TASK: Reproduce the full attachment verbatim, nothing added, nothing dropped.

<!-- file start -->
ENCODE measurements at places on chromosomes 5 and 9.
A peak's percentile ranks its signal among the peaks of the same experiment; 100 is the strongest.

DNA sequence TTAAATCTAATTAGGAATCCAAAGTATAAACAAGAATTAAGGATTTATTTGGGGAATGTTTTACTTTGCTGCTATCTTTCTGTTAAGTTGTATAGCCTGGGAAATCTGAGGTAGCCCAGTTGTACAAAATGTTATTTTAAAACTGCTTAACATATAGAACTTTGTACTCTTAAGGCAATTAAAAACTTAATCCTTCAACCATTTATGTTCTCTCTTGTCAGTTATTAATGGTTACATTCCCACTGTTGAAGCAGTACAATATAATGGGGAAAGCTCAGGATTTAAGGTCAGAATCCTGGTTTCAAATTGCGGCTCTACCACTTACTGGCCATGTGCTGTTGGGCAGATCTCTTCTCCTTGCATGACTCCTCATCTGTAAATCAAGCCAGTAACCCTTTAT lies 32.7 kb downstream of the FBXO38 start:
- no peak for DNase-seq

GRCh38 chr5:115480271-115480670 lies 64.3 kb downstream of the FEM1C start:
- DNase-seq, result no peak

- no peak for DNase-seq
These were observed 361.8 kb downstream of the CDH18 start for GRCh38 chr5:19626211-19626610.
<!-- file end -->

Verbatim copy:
ENCODE measurements at places on chromosomes 5 and 9.
A peak's percentile ranks its signal among the peaks of the same experiment; 100 is the strongest.

DNA sequence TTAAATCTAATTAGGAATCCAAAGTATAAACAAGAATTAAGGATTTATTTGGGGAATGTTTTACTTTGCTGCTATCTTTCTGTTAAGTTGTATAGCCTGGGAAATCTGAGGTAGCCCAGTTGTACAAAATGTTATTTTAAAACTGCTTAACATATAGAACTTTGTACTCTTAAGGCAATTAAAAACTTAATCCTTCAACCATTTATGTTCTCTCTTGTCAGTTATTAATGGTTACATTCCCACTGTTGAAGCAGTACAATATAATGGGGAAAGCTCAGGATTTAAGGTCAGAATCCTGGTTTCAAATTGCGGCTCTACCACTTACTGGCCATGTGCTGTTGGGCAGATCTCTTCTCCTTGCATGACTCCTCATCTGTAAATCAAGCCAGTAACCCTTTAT lies 32.7 kb downstream of the FBXO38 start:
- no peak for DNase-seq

GRCh38 chr5:115480271-115480670 lies 64.3 kb downstream of the FEM1C start:
- DNase-seq, result no peak

- no peak for DNase-seq
These were observed 361.8 kb downstream of the CDH18 start for GRCh38 chr5:19626211-19626610.